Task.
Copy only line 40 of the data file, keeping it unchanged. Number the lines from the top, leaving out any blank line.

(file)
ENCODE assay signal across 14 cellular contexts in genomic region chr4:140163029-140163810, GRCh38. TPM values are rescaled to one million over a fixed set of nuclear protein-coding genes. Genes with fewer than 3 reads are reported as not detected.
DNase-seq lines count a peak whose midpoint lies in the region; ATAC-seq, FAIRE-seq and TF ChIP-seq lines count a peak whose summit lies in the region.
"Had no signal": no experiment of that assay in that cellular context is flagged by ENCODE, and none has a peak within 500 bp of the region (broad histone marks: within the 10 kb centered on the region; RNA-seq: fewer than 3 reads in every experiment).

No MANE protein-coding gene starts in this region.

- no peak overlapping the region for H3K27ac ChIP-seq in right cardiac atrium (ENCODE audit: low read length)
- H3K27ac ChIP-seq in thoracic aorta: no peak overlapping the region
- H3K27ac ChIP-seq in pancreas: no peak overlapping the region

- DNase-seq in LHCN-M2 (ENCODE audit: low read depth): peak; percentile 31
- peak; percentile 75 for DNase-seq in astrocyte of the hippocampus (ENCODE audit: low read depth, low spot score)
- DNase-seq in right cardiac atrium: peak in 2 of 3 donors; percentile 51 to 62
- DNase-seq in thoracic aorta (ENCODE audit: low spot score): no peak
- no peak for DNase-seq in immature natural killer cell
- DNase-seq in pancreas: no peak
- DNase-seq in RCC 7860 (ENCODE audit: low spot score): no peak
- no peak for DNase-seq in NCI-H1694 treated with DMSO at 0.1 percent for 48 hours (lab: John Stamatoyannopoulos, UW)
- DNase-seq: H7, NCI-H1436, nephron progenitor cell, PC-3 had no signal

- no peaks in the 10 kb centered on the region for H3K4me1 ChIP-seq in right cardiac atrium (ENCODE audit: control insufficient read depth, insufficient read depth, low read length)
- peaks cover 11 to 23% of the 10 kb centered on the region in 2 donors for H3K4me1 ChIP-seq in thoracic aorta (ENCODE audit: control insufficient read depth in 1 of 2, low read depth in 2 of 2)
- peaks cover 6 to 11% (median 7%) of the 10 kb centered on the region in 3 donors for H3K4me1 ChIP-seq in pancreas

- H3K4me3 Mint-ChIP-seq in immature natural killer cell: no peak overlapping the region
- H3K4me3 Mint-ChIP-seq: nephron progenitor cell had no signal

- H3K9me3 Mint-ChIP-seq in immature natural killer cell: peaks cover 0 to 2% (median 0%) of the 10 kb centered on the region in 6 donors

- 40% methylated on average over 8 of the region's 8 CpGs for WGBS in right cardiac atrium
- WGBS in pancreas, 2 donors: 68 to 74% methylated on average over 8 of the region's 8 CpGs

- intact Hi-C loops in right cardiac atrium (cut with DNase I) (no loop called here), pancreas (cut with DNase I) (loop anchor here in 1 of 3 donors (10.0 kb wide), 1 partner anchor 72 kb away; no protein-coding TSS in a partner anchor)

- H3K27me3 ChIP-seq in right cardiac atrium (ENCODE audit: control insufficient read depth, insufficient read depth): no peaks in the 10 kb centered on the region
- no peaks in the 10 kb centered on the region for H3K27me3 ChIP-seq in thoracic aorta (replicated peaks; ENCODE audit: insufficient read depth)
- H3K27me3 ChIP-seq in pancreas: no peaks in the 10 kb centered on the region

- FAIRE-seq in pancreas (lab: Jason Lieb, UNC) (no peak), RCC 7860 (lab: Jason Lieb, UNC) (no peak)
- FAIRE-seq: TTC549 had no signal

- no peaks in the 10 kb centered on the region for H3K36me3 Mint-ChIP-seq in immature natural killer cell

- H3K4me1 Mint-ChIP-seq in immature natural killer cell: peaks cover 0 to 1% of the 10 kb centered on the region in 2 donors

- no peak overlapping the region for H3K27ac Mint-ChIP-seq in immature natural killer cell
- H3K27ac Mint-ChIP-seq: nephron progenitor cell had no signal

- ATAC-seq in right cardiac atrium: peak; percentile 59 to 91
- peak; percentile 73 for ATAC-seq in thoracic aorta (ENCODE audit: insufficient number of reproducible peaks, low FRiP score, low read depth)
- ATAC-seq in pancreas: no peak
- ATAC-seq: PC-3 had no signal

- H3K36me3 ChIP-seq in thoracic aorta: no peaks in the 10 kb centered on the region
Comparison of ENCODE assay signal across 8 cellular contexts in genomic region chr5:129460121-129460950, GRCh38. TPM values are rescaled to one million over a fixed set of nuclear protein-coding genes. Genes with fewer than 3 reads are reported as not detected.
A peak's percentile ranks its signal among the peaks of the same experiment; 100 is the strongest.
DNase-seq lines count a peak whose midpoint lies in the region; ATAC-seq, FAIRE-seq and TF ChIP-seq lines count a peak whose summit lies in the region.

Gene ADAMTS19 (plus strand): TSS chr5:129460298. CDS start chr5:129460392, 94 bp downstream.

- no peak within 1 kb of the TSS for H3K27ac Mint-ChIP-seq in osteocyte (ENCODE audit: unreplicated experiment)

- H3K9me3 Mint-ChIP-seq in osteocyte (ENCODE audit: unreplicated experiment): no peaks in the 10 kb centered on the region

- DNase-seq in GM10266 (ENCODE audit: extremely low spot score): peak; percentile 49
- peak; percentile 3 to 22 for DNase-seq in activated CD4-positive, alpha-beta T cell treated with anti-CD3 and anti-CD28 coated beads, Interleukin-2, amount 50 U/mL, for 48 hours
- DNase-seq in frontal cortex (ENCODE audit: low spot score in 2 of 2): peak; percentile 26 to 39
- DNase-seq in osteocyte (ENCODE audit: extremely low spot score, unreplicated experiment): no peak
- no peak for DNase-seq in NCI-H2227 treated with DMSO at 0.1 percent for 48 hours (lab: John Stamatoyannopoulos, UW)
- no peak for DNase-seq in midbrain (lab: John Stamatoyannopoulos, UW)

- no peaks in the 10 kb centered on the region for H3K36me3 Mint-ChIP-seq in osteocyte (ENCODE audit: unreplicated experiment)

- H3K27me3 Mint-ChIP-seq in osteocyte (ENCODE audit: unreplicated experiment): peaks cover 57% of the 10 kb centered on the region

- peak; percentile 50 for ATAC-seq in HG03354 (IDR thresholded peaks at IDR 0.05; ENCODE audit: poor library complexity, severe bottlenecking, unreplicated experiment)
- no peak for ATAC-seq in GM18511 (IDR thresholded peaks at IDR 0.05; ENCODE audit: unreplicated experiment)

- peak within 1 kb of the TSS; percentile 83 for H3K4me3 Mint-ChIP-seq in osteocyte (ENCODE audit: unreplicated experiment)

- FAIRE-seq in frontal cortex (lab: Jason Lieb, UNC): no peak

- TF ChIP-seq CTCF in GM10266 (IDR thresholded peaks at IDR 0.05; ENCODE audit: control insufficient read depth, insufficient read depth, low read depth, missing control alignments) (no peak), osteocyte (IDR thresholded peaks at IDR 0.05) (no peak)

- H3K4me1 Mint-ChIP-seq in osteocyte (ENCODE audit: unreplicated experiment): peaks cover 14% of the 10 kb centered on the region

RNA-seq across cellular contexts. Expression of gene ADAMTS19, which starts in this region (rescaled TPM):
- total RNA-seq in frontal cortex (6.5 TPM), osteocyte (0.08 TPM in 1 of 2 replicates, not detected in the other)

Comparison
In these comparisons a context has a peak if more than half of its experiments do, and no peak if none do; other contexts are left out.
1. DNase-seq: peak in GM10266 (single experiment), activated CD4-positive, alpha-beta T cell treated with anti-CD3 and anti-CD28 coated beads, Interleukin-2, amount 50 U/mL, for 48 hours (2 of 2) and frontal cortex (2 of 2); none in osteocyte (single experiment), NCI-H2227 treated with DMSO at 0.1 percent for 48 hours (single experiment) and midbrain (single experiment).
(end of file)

Comparison of ENCODE assay signal across 8 cellular contexts in genomic region chr5:129460121-129460950, GRCh38. TPM values are rescaled to one million over a fixed set of nuclear protein-coding genes. Genes with fewer than 3 reads are reported as not detected.